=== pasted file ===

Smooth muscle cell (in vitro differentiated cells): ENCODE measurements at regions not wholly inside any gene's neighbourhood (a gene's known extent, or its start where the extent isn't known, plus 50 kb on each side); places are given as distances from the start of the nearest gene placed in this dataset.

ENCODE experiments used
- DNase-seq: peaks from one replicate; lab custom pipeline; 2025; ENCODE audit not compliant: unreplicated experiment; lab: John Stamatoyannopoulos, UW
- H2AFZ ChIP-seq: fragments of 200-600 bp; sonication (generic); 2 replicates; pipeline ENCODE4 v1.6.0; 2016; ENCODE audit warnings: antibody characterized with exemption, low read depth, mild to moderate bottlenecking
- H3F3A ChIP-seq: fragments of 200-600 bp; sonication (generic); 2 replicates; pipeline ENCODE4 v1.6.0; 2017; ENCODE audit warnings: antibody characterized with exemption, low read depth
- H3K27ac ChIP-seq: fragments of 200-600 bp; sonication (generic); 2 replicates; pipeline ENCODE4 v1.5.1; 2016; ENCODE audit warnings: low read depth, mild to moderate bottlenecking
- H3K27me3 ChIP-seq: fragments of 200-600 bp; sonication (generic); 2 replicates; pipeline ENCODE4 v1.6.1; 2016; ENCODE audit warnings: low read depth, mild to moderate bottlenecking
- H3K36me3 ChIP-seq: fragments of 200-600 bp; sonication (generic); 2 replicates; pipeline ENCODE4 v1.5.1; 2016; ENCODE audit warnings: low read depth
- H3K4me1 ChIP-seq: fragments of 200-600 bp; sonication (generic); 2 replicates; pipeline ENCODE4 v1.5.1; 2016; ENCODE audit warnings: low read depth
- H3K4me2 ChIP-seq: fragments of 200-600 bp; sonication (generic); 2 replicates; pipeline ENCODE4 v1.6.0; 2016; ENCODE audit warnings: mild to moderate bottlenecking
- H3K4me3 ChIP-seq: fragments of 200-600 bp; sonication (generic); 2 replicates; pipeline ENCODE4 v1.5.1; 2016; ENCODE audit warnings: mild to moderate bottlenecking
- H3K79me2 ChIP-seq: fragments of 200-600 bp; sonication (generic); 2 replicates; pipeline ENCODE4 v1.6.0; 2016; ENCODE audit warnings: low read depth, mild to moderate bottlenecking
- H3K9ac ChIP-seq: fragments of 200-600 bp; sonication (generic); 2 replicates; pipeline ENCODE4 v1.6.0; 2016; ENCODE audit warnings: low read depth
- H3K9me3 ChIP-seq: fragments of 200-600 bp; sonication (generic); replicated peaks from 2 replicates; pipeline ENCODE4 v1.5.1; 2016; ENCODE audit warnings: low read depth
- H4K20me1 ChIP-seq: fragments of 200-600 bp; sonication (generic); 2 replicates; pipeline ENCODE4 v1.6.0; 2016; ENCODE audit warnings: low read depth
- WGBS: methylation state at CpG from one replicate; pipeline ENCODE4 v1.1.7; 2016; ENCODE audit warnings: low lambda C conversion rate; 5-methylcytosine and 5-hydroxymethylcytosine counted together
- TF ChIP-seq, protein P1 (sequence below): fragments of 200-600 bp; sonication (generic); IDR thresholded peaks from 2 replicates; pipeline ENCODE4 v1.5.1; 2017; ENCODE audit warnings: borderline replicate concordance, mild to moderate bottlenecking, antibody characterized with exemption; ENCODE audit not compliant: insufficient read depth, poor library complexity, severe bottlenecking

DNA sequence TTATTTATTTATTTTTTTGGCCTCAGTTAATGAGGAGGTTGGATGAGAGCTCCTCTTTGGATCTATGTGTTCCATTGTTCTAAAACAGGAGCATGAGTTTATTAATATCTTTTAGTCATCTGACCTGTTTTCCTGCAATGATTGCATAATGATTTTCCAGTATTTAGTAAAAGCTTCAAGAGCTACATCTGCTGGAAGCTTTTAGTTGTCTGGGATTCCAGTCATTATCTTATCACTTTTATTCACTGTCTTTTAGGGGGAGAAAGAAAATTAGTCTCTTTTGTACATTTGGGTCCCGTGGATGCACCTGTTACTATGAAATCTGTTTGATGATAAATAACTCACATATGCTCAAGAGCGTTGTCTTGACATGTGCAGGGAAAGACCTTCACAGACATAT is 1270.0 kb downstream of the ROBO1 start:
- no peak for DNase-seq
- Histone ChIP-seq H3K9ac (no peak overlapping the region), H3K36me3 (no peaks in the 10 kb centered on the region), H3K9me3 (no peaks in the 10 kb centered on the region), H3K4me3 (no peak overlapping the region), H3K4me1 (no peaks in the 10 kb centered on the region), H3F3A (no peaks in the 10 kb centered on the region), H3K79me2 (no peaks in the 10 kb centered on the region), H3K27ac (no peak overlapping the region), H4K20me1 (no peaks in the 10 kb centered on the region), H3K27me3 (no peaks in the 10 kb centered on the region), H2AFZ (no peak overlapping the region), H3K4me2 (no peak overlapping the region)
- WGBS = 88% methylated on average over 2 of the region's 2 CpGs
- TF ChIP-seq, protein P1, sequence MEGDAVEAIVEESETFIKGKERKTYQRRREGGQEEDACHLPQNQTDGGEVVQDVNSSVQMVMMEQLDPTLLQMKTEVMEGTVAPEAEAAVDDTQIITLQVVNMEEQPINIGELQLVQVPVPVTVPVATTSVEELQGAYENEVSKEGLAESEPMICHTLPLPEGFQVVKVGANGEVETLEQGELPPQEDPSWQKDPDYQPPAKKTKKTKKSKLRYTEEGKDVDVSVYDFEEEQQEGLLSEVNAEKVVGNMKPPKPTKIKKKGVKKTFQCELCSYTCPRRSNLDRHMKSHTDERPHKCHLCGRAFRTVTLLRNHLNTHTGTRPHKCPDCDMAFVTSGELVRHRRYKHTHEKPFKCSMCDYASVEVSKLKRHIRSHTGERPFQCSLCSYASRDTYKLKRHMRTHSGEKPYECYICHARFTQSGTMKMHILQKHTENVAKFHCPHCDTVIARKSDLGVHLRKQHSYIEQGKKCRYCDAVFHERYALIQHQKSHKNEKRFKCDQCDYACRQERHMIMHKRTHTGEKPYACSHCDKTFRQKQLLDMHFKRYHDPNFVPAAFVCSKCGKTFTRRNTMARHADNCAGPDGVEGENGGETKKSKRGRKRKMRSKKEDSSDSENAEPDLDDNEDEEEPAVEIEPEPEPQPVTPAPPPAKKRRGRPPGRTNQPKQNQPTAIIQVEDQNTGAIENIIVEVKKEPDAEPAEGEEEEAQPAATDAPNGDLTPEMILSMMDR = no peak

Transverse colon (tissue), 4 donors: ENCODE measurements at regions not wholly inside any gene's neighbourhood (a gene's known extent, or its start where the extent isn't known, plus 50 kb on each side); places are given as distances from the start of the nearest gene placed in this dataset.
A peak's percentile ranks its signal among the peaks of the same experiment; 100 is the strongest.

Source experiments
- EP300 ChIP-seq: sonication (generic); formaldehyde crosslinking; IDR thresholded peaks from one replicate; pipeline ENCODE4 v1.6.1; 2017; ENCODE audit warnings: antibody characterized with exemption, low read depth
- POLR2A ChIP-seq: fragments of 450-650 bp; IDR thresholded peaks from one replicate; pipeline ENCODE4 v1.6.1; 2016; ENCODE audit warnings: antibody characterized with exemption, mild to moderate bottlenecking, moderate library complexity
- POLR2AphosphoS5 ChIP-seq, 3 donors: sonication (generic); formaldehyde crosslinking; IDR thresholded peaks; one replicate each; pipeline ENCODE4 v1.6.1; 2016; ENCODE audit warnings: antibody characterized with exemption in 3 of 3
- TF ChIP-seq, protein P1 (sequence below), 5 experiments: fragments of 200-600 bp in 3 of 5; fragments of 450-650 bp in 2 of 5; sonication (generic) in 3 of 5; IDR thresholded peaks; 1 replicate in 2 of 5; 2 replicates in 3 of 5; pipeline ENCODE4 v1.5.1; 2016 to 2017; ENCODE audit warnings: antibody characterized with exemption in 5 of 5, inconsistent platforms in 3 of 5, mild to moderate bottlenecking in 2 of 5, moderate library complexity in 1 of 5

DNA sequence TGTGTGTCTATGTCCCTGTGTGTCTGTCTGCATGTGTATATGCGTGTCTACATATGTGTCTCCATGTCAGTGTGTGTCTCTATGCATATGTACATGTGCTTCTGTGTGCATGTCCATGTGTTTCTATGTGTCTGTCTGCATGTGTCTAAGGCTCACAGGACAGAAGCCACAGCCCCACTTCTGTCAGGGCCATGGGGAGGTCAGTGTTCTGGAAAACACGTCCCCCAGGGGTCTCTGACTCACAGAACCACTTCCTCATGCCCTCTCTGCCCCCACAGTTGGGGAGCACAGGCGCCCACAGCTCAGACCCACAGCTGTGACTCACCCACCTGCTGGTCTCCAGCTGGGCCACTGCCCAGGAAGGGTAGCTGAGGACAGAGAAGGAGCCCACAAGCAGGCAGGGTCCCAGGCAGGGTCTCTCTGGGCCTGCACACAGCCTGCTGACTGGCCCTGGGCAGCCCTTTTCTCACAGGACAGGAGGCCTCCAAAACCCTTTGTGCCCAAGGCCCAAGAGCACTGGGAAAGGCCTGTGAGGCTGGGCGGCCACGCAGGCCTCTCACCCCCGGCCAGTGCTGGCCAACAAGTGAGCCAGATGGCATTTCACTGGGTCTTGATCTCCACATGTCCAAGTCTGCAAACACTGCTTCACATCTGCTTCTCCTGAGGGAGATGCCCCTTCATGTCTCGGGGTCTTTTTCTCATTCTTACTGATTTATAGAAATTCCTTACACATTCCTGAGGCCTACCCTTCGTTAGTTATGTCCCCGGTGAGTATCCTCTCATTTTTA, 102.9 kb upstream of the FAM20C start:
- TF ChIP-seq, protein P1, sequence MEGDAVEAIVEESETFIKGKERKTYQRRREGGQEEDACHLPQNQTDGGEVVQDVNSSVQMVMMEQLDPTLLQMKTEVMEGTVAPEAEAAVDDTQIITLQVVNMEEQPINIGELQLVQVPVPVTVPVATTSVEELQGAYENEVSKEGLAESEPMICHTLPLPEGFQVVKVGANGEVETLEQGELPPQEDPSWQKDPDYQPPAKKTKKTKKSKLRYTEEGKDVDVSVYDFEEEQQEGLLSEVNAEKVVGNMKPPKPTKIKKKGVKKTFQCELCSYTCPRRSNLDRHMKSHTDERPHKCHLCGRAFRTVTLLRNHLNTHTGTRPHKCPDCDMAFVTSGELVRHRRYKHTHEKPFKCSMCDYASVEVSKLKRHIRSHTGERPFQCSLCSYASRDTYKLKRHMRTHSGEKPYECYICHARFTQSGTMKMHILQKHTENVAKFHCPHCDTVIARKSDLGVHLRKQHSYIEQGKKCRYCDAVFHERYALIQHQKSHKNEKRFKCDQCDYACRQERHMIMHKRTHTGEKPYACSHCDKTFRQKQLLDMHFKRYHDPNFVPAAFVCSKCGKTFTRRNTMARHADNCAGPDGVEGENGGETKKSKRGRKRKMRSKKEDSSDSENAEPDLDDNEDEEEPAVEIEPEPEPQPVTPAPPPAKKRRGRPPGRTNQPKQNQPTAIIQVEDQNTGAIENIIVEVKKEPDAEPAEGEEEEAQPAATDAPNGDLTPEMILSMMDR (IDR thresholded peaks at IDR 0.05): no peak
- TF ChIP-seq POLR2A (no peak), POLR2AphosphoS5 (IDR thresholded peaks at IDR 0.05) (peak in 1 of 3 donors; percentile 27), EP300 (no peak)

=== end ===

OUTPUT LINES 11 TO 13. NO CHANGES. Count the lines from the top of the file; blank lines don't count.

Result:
- H3K4me3 ChIP-seq: fragments of 200-600 bp; sonication (generic); 2 replicates; pipeline ENCODE4 v1.5.1; 2016; ENCODE audit warnings: mild to moderate bottlenecking
- H3K79me2 ChIP-seq: fragments of 200-600 bp; sonication (generic); 2 replicates; pipeline ENCODE4 v1.6.0; 2016; ENCODE audit warnings: low read depth, mild to moderate bottlenecking
- H3K9ac ChIP-seq: fragments of 200-600 bp; sonication (generic); 2 replicates; pipeline ENCODE4 v1.6.0; 2016; ENCODE audit warnings: low read depth